If you can read this, either the style sheet didn't load or you have an older browser that doesn't support style sheets. Try clearing your browser cache and refreshing the page.

(Boston Globe)   Boston police would like to remind everybody that it is a felony to use your cell phone to record them roughing up a suspect   (boston.com) divider line 288
    More: PSA, Boston Police, Simon Glik, Attorney General Martha Coakley, wiretaps, cellphones, felony, Boston University, Internet and Society  
•       •       •

22128 clicks; posted to Main » on 12 Jan 2010 at 1:37 PM (4 years ago)   |  Favorite    |   share:  Share on Twitter share via Email Share on Facebook   more»



288 Comments   (+0 »)
   

Archived thread

First | « | 1 | 2 | 3 | 4 | 5 | 6 | » | Last | Show all
 
2010-01-12 09:32:20 AM  
That makes dashcam videos illegal too.
 
2010-01-12 10:34:28 AM  
jehovahs witness protection: That makes dashcam videos illegal too.

Do they record audio? That's the sticking point.

I would maintain that your privacy rights cannot be violated by recording you in public.
 
2010-01-12 10:38:53 AM  
EvilEgg: I would maintain that your privacy rights cannot be violated by recording you in public.

THIS!
 
2010-01-12 10:46:09 AM  
EvilEgg: I would maintain that your privacy rights cannot be violated by recording you in public.

You can "maintain" whatever you want--doesn't matter, since the men with the guns disagree.
 
2010-01-12 10:53:28 AM  
ne2d: EvilEgg: I would maintain that your privacy rights cannot be violated by recording you in public.

You can "maintain" whatever you want--doesn't matter, since the men with the guns disagree.


Well, yeah. But this is still an injustice, that I don't like, but hasn't effected me enough to do anything about except post on a message board. That'll show'em.
 
2010-01-12 11:00:40 AM  
There are a lot more camera phones out there than there are cops to steal them. Keep screwing with people's civil rights you WILL EITHER be caught and prosecuted or people will eventually take the law into their own hands.

/Arrested a lawyer?
//BAD move
 
2010-01-12 11:08:19 AM  
ne2d: EvilEgg: I would maintain that your privacy rights cannot be violated by recording you in public.

You can "maintain" whatever you want--doesn't matter, since the men with the guns disagree.


Well if it means anything, in the end the men with the phones will be vindicated:

"The statute [of two-party consent] has been misconstrued by Boston police,'' said June Jensen, the lawyer who represented Glik and succeeded in getting his charges dismissed. The law, she said, does not prohibit public recording of anyone.

Too bad your phone and the recording will probably mysteriously disappear all the same.
 
2010-01-12 11:11:38 AM  
I need to make a bumber sticker that says "By talking to me, you are consenting to being recorded."
 
2010-01-12 11:17:07 AM  
America - land of the free/home of the brave.
 
2010-01-12 11:32:35 AM  
A full videotaped sequence of getting beaten brutally by LA Police didn't help Rodney King out at all. They all walked.
 
2010-01-12 11:39:29 AM  
GurneyHalleck: A full videotaped sequence of getting beaten brutally by LA Police didn't help Rodney King out at all. They all walked.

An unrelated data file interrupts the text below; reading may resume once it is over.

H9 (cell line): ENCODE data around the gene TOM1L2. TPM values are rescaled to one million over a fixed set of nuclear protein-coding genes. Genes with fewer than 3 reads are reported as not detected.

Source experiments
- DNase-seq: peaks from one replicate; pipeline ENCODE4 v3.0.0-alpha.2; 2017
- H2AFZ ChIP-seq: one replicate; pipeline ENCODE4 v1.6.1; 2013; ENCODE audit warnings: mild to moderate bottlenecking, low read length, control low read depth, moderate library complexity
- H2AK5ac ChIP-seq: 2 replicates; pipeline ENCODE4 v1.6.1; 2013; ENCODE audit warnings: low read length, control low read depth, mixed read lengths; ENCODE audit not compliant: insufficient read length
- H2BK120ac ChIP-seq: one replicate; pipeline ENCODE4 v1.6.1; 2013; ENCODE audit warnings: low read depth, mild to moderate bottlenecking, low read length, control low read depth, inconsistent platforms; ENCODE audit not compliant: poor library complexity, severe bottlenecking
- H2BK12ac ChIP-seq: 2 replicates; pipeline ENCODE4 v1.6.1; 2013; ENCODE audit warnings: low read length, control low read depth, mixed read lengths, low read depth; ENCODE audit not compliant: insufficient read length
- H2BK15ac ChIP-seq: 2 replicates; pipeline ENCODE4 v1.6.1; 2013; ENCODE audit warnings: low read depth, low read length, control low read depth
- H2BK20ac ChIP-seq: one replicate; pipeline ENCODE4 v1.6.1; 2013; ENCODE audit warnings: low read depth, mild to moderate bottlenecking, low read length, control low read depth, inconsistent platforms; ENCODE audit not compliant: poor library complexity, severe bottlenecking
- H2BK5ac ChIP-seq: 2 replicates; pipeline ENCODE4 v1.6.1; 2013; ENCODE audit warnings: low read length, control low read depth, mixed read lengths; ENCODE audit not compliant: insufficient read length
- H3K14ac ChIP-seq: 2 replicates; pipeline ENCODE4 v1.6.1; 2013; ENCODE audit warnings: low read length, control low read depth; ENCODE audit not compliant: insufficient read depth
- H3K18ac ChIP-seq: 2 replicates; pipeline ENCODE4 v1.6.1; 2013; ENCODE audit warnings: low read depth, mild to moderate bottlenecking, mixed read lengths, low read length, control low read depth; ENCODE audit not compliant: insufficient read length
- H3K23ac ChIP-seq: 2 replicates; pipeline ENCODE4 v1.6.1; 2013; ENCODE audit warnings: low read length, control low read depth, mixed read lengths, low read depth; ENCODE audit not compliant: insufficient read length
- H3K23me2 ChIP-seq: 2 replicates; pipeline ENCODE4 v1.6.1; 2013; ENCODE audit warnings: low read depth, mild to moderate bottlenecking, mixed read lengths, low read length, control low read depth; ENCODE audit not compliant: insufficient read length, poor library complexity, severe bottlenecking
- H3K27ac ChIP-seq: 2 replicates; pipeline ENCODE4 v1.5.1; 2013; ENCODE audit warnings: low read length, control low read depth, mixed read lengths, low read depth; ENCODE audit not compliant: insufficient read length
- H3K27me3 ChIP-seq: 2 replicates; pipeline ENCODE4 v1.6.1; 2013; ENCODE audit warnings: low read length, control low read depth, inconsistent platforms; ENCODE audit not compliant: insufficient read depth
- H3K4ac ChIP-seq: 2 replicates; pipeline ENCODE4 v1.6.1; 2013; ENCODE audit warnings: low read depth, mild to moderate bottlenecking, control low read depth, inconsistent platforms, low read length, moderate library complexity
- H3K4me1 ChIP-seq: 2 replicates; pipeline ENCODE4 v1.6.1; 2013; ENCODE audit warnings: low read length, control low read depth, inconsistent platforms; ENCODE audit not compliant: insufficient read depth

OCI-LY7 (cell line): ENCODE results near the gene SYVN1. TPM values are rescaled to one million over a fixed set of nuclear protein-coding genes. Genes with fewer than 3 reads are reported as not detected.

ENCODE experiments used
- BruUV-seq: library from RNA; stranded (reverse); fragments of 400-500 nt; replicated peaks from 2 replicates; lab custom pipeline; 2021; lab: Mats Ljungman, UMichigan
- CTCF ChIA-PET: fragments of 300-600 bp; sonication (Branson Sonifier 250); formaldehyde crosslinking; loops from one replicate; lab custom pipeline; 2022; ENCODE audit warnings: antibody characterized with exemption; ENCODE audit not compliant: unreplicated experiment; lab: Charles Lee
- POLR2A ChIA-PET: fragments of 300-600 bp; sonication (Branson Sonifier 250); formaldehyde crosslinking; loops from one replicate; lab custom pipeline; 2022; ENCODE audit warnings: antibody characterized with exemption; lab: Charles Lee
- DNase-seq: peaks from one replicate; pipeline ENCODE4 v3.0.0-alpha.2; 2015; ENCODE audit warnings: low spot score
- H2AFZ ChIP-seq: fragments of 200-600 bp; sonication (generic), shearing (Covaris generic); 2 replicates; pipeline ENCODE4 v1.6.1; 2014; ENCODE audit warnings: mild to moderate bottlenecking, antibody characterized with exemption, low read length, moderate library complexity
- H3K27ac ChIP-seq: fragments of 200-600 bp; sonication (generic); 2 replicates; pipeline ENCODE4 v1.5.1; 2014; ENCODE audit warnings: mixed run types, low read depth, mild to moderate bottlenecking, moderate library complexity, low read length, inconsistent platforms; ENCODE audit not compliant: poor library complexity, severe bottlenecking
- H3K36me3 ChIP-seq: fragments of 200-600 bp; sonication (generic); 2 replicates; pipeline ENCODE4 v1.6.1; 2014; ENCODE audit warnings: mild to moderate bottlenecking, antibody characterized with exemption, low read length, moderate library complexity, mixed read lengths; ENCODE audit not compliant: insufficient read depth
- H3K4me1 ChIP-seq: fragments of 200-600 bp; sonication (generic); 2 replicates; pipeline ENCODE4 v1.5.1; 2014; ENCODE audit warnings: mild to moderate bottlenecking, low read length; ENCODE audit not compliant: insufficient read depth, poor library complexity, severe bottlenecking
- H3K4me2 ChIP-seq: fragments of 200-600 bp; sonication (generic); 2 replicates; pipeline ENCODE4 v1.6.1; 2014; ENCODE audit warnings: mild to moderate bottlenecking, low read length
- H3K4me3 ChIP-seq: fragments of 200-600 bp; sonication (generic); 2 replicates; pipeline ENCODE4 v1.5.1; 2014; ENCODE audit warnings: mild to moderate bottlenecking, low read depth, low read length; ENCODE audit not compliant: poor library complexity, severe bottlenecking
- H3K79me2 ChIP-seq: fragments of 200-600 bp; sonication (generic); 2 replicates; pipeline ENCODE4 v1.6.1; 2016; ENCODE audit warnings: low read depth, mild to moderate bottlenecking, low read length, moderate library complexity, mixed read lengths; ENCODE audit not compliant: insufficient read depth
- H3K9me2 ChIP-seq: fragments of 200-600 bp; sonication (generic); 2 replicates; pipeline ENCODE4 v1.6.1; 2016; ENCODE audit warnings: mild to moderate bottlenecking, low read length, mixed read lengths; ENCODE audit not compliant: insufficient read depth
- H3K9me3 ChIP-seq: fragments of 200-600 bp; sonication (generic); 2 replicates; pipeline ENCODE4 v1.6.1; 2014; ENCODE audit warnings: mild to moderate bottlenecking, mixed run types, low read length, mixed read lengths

There was a more recent incident as well.
 
2010-01-12 12:06:12 PM  
Weaver95: America - land of the free/home of the brave.

Sarcasm?

The invidual recording was exercising his freedom and certainly brave for standing up to the cops overstepping their authority by defending the civil rights of the suspect and himself. This is the very definition of American ideals.
 
2010-01-12 12:35:24 PM  
In 1968, Massachusetts became a "two-party'' consent state, one of 12 currently in the country. Two-party consent means that all parties to a conversation must agree to be recorded on a telephone or other audio device; otherwise, the recording of conversation is illegal.

Hmm. I don't like this law. I'll be writing to my state senator and representative today.
 
2010-01-12 12:41:55 PM  
coyote1284: standing up to the cops Massachusetts General Assembly overstepping their authority by defending the civil rights of the suspect and himself

There. Much better. I doubt the federal supreme court would ever uphold these kind of shenanigans, should it come to that. If you are out in public with other people, civil servant or not, that's tacit permission, as I see it.

What if other civil servants could decide whom they would allow to tape them? I'll give a press conference, said the governor, but I don't give Channel 7 permission to tape me, only Channel 4 and 5.
 
2010-01-12 12:43:06 PM  
The big problem I see is that the police can use this law to destroy any such recording before it ever makes it to the net.

Did the guy's recordings ever see the light of day or were the police successful in suppressing the evidence against them?
 
2010-01-12 01:03:48 PM  
Radley Balko's been good on this issue for a long while. As for this nonsense, not only should it be legal to record the police while they are on duty and in public, I would hold that it's protected by the 1st Amendment freedom of the press, as well.

/second the mandatory clip-cams for all cops, all the time
//the word of a cop vs. the word of the defendant should never itself be "proof beyond a reasonable doubt"
 
2010-01-12 01:27:14 PM  
notmtwain: The big problem I see is that the police can use this law to destroy any such recording before it ever makes it to the net.

qik.com
 
2010-01-12 01:30:52 PM  
Failing_Junk: notmtwain: The big problem I see is that the police can use this law to destroy any such recording before it ever makes it to the net.

qik.com


Yes I know it's relatively easy to live stream, but how many people have their phones set up to do this with one or two clicks?
 
2010-01-12 01:38:05 PM